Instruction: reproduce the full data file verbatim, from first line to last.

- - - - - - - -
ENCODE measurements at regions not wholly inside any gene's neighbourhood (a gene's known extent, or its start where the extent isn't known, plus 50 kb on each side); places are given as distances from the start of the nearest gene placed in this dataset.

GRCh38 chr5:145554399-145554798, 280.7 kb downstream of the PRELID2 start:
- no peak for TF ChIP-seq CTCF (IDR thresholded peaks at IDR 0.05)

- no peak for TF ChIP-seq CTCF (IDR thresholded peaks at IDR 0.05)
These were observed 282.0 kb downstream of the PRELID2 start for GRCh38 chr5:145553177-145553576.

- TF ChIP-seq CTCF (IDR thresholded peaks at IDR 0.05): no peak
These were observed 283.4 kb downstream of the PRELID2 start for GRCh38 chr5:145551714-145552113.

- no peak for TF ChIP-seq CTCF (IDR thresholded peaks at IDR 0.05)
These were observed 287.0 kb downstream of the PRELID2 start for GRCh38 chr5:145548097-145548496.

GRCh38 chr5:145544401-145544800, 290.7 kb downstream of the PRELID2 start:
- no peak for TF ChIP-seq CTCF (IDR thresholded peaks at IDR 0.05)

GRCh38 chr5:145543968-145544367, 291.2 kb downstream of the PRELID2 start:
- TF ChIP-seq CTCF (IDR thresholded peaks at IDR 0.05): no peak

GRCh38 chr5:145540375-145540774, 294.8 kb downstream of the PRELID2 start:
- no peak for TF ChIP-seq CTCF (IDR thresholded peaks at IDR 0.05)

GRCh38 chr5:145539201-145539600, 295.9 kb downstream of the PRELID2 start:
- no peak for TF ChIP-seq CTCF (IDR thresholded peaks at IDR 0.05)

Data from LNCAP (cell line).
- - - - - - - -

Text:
ENCODE measurements at regions not wholly inside any gene's neighbourhood (a gene's known extent, or its start where the extent isn't known, plus 50 kb on each side); places are given as distances from the start of the nearest gene placed in this dataset.

GRCh38 chr5:145554399-145554798, 280.7 kb downstream of the PRELID2 start:
- no peak for TF ChIP-seq CTCF (IDR thresholded peaks at IDR 0.05)

- no peak for TF ChIP-seq CTCF (IDR thresholded peaks at IDR 0.05)
These were observed 282.0 kb downstream of the PRELID2 start for GRCh38 chr5:145553177-145553576.

- TF ChIP-seq CTCF (IDR thresholded peaks at IDR 0.05): no peak
These were observed 283.4 kb downstream of the PRELID2 start for GRCh38 chr5:145551714-145552113.

- no peak for TF ChIP-seq CTCF (IDR thresholded peaks at IDR 0.05)
These were observed 287.0 kb downstream of the PRELID2 start for GRCh38 chr5:145548097-145548496.

GRCh38 chr5:145544401-145544800, 290.7 kb downstream of the PRELID2 start:
- no peak for TF ChIP-seq CTCF (IDR thresholded peaks at IDR 0.05)

GRCh38 chr5:145543968-145544367, 291.2 kb downstream of the PRELID2 start:
- TF ChIP-seq CTCF (IDR thresholded peaks at IDR 0.05): no peak

GRCh38 chr5:145540375-145540774, 294.8 kb downstream of the PRELID2 start:
- no peak for TF ChIP-seq CTCF (IDR thresholded peaks at IDR 0.05)

GRCh38 chr5:145539201-145539600, 295.9 kb downstream of the PRELID2 start:
- no peak for TF ChIP-seq CTCF (IDR thresholded peaks at IDR 0.05)

Data from LNCAP (cell line).